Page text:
The biggest compliment I can pay a sequel is to say, if you liked the first movie, this one does more of the same but better.
Hellboy II: The Golden Army
Three-Disc Special EditionBuy this DVD
While the first movie was clearly based closely on the work of Mike Mignola, this one is more of a blend of his work and that of Guillermo del Toro (Pan’s Labyrinth). The pacing and feel are different, but even more obviously, the type of monsters give it away. They’re body horrors, invading or squishy, or fairy-influenced instead of Mignola’s blocky Nazis and Lovecraftian demons. The Golden Army sections reminded me of a zombie take on Lord of the Rings.
This time, the filmmakers had more money, so they made the movie bigger and more polished, but part of me misses the rougher, more slapdash feel of the first film. The creatures are creepier than before, in what they can do, but I don’t take them as seriously, maybe because of the classic fantasy feel. The visuals are astounding, however, and definitely the reason to watch.
In addition to more special effects, this sequel has more humor and more character interaction. It was nice to see the Professor (John Hurt) again, and the flashback to Hellboy as a child was a clever way to do it, even if the character’s less believable that way. (I think it’s because the hand is so out of scale.) Liz (Selma Blair) looks a lot better with the shorter hair, and I like seeing her have control of her firestarter abilities. Her tough-gal, “I haven’t got time for this” take is better than the mopey depressive she was before.
The banter in amongst the effects seemed a bit sitcom-y to me, but I can’t really put my finger on why. Perhaps it’s because the characters are more broadly stroked in their reactions, with wisecracks and faux separations and dramatic revelations. Sometimes it worked for me — I found the scene in the locker room where Hellboy gets banged by the doors funny — sometimes, as when Liz and Hellboy’s fight over space destroys the headquarters, it didn’t. Then there’s the Barry Manilow karoke scene, simultaneously touching and head-shakingly wrong.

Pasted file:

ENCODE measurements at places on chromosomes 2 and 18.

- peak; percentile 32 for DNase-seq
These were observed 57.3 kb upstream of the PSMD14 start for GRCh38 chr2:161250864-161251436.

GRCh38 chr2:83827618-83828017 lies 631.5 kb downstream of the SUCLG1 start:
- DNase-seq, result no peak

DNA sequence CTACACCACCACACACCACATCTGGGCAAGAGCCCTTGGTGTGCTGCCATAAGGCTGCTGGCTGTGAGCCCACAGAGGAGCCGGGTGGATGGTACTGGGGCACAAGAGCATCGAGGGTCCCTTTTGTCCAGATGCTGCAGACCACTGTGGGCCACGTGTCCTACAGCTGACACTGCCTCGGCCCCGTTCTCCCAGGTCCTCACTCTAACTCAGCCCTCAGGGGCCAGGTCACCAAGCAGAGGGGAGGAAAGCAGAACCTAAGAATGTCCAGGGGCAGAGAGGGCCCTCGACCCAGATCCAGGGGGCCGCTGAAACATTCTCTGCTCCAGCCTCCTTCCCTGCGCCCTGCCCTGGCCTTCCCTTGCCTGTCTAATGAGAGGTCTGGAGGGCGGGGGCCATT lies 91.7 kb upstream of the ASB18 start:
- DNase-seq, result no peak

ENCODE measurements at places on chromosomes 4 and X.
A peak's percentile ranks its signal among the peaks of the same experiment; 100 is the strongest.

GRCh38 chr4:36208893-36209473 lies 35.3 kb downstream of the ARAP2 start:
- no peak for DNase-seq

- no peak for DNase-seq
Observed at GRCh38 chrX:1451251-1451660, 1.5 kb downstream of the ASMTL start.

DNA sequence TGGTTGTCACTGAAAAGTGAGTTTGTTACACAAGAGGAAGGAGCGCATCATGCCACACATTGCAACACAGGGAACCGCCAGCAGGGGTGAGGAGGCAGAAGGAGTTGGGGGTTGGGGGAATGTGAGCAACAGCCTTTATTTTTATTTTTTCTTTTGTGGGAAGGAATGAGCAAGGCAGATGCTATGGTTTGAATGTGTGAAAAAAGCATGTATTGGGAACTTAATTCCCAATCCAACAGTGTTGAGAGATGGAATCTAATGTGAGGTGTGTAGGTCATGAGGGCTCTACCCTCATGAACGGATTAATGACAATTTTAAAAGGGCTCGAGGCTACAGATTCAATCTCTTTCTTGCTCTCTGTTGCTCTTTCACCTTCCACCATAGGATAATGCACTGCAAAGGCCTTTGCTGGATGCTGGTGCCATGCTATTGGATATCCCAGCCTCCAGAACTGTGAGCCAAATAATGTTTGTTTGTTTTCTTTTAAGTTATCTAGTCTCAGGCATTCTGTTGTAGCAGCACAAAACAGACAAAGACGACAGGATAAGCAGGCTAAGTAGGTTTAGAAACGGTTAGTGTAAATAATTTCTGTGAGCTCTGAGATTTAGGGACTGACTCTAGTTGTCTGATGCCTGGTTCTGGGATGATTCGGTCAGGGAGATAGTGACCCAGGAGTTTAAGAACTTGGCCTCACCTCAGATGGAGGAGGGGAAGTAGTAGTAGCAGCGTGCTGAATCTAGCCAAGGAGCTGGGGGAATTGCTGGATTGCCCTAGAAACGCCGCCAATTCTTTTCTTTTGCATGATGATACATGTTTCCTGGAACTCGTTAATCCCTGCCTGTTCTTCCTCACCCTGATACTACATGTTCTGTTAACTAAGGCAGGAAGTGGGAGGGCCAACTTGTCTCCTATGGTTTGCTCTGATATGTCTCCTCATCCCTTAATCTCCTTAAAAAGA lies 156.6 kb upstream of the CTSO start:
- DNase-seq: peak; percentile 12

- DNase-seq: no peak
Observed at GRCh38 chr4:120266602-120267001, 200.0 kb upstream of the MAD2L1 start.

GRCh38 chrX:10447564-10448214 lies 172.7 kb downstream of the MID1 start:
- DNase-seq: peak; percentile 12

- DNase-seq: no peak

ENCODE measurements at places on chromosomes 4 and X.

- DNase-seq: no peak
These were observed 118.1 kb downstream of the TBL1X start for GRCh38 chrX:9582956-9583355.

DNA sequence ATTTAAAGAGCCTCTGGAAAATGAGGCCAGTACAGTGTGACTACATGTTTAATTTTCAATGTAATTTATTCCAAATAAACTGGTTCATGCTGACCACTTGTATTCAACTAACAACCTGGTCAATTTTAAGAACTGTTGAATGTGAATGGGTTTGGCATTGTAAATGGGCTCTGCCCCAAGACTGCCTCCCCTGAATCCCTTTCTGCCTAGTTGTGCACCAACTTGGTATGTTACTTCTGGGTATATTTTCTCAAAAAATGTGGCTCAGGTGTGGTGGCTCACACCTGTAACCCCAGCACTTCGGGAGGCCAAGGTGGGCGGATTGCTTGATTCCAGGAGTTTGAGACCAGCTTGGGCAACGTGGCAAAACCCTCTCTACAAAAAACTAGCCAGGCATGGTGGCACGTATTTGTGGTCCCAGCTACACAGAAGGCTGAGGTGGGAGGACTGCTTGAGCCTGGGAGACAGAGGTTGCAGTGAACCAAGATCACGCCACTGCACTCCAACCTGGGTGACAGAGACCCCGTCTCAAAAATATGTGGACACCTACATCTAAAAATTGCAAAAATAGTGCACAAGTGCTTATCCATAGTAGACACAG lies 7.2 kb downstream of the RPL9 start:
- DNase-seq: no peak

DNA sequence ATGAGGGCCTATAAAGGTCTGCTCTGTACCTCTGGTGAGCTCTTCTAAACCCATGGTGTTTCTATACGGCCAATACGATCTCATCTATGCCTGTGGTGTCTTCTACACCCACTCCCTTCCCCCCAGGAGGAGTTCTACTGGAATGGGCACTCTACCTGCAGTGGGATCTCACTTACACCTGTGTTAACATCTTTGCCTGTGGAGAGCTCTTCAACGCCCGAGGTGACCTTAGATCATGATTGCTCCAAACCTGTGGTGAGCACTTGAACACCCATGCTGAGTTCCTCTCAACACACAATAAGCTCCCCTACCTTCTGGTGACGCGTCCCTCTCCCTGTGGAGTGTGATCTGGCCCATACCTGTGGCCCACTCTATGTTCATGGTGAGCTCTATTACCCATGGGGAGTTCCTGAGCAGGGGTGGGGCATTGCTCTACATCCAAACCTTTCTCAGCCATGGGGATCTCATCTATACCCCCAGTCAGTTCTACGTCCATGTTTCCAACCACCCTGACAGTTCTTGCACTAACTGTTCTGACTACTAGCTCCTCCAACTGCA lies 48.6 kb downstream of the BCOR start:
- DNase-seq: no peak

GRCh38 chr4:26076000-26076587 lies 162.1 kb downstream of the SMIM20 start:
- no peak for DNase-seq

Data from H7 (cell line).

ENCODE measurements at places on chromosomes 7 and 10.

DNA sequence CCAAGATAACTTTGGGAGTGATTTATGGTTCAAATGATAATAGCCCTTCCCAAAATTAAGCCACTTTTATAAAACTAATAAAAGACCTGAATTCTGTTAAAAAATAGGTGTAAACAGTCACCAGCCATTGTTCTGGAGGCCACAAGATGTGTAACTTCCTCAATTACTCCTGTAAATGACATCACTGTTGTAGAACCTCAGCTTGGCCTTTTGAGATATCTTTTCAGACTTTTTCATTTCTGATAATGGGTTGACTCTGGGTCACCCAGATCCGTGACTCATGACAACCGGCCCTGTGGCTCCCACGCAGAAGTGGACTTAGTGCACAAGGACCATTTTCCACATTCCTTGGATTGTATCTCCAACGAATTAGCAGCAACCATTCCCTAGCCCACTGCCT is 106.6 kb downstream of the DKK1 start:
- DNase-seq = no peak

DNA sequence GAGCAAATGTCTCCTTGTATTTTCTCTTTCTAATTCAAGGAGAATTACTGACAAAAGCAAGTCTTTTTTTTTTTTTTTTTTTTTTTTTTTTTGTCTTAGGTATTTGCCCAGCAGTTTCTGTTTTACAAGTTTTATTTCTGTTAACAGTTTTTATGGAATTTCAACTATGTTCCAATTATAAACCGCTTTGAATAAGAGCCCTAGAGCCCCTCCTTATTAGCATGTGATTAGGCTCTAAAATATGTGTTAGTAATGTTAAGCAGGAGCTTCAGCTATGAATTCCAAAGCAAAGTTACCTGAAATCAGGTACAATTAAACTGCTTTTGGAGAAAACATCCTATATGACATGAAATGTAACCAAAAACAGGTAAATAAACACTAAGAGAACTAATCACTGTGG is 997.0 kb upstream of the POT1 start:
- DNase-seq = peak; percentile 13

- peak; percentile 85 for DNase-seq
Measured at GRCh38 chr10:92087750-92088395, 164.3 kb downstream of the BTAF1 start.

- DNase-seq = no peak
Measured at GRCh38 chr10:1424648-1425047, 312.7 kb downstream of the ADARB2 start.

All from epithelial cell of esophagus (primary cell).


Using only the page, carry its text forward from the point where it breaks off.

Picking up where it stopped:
I missed the voice of David Hyde-Pierce for Abe Sapien. Now, he’s voiced by Doug Jones, who has always played him physically. I also missed Agent Myers (Rupert Evans), because I think a human element is a nice balance to all the weirdness. But Johann Krauss, a German bag of gas with plot-saving psychic powers, was a nice addition.
Where the first film was gritty, this is visually lush, but in either case, Ron Perlman as Hellboy is the core. It’s his performance that makes the big red demon believable and pulls the film through.
Hellboy II: The Golden Army
Also available on Blu-rayBuy this DVD
The three-disc special edition consists of:
Disc One: The film, of course, plus two commentaries — one with director del Toro and another with Selma Blair, Jeffrey Tambor, and Luke Goss (who plays the elvish Prince Nuada). Seven different set visits show the filming of different scenes, plus del Toro provides a tour of the Troll Market set. Six deleted scenes can be played with or without commentary. The Zinco Epilogue “animated comic” (comic with voiceovers, sound effects, and camera movement) shows a group of villains seeking out Kroenen (from the first movie), with art by Francisco Ruiz Velasco.
Disc Two: The bonus material. Over two hours of making-of called “Hellboy: In Service of the Demon”. (It’s a movie about a movie!) Additionally, there’s concept art, director’s sketches and notes, storyboards, an image gallery that includes movie posters, and, if you put it in your computer, a copy of the script. In short, a course on how they made this movie the way they did.
Disc Three: A digital copy of the movie for loading into iTunes or Windows Media Player, plus an activation code to access it. I didn’t follow it through all the way (I prefer to watch movies on TV, not the smaller computer screen), but the process seems a lot easier than the one Warner users.
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